Feeds

Official: gadgets not responsible for Qantas jet plunge

Aussie Transport Safety Bureau lets laptops off the hook

Internet Security Threat Report 2014

Initial investigations into the Qantas Airbus A330 mishap have concluded that it was due to incorrect information fed into the flight control system and not interference from passengers' gagdets.

A report by ABC news states that the Australian Transport Safety Bureau (ATSB) said incorrect information from a faulty air data inertial reference system (ADIRS) triggered a series of alarms and then prompted the Airbus A330-300's flight control computers to put the jet into a 197m nosedive.

The plane was cruising at an altitude of 37,000 feet when a fault in the ADIRS - not interference from passenger electronics, as Qantas had first suggested - caused the autopilot to disengage.

"About two minutes after the initial fault, the [ADIRS] generated very high, random and incorrect values for the aircraft's angle of attack," the ATSB said in a statement.

"These very high, random and incorrect values of the angle attack led to the flight control computers commanding a nose-down aircraft movement, which resulted in the aircraft pitching down to a maximum of about 8.5 degrees."

The pilots quickly regained control of the Airbus A330-300, issued a mayday call and successfully completed an emergency landing at Learmonth air force base in remote Western Australia. A number of passengers received medical treatment.

"The crew's timely response led to the recovery of the aircraft trajectory within seconds," the ATSB said.

The Herald Sun recently revealed that Qantas and other airlines were warned in July 2004 and again in August 2007 about the potential for a serious malfunction aboard the A330-300 series aircraft. Problems with elevation controls, including concerns about potential break-down of hydraulic "O-ring" seals were highlighted by Australia's Civil Aviation Safety Authority.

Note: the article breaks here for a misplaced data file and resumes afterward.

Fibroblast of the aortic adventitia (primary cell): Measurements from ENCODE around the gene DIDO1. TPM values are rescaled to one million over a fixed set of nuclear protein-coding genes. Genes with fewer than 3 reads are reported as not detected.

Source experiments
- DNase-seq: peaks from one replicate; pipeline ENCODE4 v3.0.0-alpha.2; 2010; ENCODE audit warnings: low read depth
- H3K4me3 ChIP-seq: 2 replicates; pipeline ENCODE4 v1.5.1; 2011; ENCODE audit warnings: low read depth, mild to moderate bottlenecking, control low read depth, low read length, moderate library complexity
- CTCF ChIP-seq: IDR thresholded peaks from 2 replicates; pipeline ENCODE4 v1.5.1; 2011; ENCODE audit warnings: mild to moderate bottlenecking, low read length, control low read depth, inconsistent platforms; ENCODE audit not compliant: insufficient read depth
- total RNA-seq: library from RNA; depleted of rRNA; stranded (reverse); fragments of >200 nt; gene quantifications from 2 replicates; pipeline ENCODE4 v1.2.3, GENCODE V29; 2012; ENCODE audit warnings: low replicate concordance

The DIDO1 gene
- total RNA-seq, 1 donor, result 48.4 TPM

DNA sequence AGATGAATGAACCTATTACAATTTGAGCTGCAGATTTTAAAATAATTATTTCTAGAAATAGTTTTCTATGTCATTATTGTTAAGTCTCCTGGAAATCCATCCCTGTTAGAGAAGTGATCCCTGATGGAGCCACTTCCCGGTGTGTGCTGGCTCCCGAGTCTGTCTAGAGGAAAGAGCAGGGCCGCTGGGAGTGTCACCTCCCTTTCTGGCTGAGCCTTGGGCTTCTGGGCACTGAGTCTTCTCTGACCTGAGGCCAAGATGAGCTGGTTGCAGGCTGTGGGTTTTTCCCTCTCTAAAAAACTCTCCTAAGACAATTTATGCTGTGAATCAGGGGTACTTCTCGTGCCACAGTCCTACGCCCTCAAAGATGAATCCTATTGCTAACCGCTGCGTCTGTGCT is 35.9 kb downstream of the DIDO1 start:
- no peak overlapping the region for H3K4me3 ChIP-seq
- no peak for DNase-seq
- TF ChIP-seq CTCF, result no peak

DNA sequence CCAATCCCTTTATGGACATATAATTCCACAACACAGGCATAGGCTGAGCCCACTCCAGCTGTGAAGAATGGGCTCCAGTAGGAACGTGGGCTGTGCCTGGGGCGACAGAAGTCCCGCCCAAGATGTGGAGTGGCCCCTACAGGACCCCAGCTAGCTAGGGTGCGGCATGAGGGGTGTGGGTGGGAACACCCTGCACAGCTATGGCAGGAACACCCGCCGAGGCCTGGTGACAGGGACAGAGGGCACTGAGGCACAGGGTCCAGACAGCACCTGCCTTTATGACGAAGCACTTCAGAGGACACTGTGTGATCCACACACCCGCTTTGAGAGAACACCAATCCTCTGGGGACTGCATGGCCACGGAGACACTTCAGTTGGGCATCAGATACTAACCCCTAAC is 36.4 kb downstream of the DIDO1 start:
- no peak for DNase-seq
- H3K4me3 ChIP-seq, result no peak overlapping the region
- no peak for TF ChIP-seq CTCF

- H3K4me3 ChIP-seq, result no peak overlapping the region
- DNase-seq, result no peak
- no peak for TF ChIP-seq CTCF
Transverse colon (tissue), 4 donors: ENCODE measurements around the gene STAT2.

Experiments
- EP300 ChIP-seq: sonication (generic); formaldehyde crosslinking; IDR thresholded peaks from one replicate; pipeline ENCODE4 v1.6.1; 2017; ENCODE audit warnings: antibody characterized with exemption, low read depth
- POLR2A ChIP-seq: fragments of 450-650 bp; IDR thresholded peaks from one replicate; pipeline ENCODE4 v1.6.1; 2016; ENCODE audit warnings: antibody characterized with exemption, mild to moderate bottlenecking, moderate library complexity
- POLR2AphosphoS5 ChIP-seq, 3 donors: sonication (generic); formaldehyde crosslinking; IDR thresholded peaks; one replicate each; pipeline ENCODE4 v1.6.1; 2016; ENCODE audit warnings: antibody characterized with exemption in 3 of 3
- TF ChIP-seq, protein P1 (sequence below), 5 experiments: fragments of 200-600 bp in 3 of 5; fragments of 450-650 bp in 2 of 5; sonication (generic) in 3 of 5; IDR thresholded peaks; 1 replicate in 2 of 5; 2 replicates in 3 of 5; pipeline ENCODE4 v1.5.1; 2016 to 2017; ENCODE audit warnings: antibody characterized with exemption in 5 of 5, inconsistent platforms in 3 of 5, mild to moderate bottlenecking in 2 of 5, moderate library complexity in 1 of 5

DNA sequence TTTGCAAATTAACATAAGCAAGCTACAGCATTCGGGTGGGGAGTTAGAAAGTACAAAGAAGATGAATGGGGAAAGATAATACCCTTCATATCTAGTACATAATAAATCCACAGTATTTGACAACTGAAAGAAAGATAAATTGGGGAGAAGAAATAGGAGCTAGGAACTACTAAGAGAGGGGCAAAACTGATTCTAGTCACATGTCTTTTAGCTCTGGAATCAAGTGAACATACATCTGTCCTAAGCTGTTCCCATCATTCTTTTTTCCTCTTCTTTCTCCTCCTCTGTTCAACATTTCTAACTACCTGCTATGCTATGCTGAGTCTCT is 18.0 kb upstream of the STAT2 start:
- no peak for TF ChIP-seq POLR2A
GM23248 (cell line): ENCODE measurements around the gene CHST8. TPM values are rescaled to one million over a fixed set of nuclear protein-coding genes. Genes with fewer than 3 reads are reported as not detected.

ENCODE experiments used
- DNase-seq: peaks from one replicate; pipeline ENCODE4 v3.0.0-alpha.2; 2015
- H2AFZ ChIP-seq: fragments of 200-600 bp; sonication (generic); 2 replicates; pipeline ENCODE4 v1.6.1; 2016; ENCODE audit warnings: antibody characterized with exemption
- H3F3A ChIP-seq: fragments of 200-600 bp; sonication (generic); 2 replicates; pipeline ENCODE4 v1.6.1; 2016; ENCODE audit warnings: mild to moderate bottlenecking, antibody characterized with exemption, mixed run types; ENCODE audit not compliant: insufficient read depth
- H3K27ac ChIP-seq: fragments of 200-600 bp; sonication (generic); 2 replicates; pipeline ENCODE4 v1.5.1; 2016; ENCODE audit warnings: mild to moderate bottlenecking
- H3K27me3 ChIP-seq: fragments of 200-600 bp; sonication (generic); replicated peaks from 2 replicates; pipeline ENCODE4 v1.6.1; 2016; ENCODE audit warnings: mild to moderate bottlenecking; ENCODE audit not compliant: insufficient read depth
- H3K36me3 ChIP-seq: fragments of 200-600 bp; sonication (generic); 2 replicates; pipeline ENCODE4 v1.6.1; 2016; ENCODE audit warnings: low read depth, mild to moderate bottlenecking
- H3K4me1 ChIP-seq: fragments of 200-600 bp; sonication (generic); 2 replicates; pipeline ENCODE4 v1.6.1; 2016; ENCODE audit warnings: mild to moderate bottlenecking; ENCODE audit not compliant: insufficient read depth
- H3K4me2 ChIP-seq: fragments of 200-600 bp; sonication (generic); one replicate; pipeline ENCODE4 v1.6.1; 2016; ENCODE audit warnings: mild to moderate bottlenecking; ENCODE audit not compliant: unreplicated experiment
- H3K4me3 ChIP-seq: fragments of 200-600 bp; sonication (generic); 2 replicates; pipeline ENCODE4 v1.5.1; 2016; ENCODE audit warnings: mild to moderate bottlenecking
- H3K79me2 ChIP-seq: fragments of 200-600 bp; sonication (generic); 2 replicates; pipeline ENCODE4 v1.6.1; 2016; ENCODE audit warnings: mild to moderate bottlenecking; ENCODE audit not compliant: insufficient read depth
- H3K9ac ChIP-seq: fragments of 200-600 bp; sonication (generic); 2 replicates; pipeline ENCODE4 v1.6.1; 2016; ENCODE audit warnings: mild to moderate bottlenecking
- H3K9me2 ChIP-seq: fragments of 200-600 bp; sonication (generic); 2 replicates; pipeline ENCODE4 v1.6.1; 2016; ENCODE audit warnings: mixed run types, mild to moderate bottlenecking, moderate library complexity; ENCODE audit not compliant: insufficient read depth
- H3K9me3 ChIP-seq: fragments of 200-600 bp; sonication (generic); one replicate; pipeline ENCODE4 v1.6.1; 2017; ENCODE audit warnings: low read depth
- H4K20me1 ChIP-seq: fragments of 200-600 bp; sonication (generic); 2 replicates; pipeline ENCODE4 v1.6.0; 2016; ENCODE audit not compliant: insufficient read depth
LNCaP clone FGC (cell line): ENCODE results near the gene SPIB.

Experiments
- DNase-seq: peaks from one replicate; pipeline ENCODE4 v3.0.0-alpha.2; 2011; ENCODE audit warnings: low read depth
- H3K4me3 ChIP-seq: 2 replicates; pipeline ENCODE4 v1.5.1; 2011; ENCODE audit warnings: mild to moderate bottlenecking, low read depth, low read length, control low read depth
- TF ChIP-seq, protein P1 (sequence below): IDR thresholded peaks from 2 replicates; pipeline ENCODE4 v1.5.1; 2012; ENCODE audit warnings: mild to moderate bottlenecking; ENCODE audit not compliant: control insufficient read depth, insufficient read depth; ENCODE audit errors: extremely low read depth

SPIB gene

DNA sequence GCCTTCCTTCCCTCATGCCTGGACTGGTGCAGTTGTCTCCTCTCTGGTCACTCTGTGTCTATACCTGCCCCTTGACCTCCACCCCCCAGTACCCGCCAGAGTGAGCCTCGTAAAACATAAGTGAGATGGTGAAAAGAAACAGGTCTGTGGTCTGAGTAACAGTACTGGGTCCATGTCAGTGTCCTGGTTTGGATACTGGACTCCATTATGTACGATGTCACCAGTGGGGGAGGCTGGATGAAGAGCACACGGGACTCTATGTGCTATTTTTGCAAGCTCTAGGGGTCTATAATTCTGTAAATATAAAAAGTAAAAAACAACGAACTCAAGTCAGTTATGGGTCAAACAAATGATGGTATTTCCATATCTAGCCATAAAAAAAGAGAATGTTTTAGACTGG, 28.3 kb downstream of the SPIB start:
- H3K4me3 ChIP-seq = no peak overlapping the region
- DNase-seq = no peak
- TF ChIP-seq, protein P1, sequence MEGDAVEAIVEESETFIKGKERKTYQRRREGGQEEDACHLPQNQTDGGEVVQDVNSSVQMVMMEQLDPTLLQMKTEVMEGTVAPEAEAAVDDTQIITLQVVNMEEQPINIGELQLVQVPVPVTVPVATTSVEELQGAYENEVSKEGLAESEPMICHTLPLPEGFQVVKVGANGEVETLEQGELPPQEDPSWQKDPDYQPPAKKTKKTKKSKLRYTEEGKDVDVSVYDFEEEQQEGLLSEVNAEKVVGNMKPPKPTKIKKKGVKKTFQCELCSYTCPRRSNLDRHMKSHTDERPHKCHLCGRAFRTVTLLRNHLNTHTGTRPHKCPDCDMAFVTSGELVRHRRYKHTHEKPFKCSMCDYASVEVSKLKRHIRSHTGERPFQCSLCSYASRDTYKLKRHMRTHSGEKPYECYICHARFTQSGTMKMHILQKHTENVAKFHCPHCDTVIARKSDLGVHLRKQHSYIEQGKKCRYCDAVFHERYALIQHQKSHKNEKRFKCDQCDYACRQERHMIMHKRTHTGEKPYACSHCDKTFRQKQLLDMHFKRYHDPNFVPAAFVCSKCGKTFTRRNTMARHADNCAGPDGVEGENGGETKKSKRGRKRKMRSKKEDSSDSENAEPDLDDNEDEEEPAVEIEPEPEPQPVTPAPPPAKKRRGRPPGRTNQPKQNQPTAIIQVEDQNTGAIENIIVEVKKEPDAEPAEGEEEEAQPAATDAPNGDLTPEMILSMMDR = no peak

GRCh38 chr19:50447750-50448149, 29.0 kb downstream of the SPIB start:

Top 5 reasons to deploy VMware with Tegile

More from The Register

next story
Ford's B-Max: Fiesta-based runaround that goes THUNK
... when you close the slidey doors, that is ...
Official: European members prefer to fondle Apple iPads
Only 7 of 50 parliamentarians plump for Samsung Galaxy S
Fujitsu CTO: We'll be 3D-printing tech execs in 15 years
Fleshy techie disses network neutrality, helmet-less motorcyclists
Space Commanders rebel as Elite:Dangerous kills offline mode
Frontier cops an epic kicking in its own forums ahead of December revival
prev story

Whitepapers

Why and how to choose the right cloud vendor
The benefits of cloud-based storage in your processes. Eliminate onsite, disk-based backup and archiving in favor of cloud-based data protection.
A strategic approach to identity relationship management
ForgeRock commissioned Forrester to evaluate companies’ IAM practices and requirements when it comes to customer-facing scenarios versus employee-facing ones.
How to determine if cloud backup is right for your servers
Two key factors, technical feasibility and TCO economics, that backup and IT operations managers should consider when assessing cloud backup.
Reg Reader Research: SaaS based Email and Office Productivity Tools
Read this Reg reader report which provides advice and guidance for SMBs towards the use of SaaS based email and Office productivity tools.
Protecting against web application threats using SSL
SSL encryption can protect server‐to‐server communications, client devices, cloud resources, and other endpoints in order to help prevent the risk of data loss and losing customer trust.